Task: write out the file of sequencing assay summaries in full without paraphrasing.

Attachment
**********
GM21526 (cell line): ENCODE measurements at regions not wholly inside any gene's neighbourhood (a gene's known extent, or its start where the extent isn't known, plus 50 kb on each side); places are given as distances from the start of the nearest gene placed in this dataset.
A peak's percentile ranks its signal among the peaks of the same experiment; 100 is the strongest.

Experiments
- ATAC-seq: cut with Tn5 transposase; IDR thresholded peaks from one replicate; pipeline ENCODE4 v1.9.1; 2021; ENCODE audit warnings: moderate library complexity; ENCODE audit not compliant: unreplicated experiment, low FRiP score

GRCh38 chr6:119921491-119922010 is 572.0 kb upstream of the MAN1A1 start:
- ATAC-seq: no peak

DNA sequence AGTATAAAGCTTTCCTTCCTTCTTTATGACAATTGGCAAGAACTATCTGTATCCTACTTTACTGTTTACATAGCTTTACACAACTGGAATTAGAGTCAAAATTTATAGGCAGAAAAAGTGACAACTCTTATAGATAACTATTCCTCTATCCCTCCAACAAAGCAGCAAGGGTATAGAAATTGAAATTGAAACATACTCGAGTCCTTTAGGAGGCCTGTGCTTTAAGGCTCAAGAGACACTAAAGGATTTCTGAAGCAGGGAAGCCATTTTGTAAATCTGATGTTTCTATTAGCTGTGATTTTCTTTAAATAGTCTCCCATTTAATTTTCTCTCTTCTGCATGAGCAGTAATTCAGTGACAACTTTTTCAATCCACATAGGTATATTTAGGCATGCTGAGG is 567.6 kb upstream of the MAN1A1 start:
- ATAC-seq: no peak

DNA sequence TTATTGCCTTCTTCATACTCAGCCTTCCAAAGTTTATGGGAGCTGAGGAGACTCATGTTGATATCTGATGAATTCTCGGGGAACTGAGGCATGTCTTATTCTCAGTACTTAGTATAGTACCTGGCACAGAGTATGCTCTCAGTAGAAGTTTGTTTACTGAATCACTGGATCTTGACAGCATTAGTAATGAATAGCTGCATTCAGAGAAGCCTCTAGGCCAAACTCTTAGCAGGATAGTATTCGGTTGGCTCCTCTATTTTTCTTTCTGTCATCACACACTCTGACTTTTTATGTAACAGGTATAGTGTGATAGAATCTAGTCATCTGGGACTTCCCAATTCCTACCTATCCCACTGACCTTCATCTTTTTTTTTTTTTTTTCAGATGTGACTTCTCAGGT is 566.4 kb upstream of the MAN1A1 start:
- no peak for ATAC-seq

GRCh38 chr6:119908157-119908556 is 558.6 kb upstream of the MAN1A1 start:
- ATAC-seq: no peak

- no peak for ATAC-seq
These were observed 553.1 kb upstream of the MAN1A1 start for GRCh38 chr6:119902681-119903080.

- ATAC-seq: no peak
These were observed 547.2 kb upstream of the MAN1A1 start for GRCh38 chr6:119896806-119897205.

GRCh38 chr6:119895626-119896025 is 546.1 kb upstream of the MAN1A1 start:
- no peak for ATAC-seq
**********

GM21526 (cell line): ENCODE measurements at regions not wholly inside any gene's neighbourhood (a gene's known extent, or its start where the extent isn't known, plus 50 kb on each side); places are given as distances from the start of the nearest gene placed in this dataset.
A peak's percentile ranks its signal among the peaks of the same experiment; 100 is the strongest.

Experiments
- ATAC-seq: cut with Tn5 transposase; IDR thresholded peaks from one replicate; pipeline ENCODE4 v1.9.1; 2021; ENCODE audit warnings: moderate library complexity; ENCODE audit not compliant: unreplicated experiment, low FRiP score

GRCh38 chr6:119921491-119922010 is 572.0 kb upstream of the MAN1A1 start:
- ATAC-seq: no peak

DNA sequence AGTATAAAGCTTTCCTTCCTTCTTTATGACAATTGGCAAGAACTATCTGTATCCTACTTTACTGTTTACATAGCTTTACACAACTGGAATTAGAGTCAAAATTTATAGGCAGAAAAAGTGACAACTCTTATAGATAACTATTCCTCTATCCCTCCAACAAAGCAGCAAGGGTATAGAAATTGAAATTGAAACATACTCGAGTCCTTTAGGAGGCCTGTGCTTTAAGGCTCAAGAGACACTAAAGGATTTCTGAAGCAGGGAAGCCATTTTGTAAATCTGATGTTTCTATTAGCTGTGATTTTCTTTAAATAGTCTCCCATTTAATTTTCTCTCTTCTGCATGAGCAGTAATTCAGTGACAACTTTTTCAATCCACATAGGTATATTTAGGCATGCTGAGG is 567.6 kb upstream of the MAN1A1 start:
- ATAC-seq: no peak

DNA sequence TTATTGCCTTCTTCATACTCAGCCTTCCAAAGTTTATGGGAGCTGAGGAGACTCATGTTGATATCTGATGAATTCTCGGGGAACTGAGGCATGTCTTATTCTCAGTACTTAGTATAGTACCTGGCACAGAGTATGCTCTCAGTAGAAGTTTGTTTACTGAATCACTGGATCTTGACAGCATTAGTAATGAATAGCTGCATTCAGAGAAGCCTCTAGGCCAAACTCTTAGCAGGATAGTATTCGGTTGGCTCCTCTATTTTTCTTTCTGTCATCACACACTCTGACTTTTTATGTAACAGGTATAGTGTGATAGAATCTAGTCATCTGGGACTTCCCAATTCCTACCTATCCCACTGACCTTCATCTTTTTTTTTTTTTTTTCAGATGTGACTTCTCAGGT is 566.4 kb upstream of the MAN1A1 start:
- no peak for ATAC-seq

GRCh38 chr6:119908157-119908556 is 558.6 kb upstream of the MAN1A1 start:
- ATAC-seq: no peak

- no peak for ATAC-seq
These were observed 553.1 kb upstream of the MAN1A1 start for GRCh38 chr6:119902681-119903080.

- ATAC-seq: no peak
These were observed 547.2 kb upstream of the MAN1A1 start for GRCh38 chr6:119896806-119897205.

GRCh38 chr6:119895626-119896025 is 546.1 kb upstream of the MAN1A1 start:
- no peak for ATAC-seq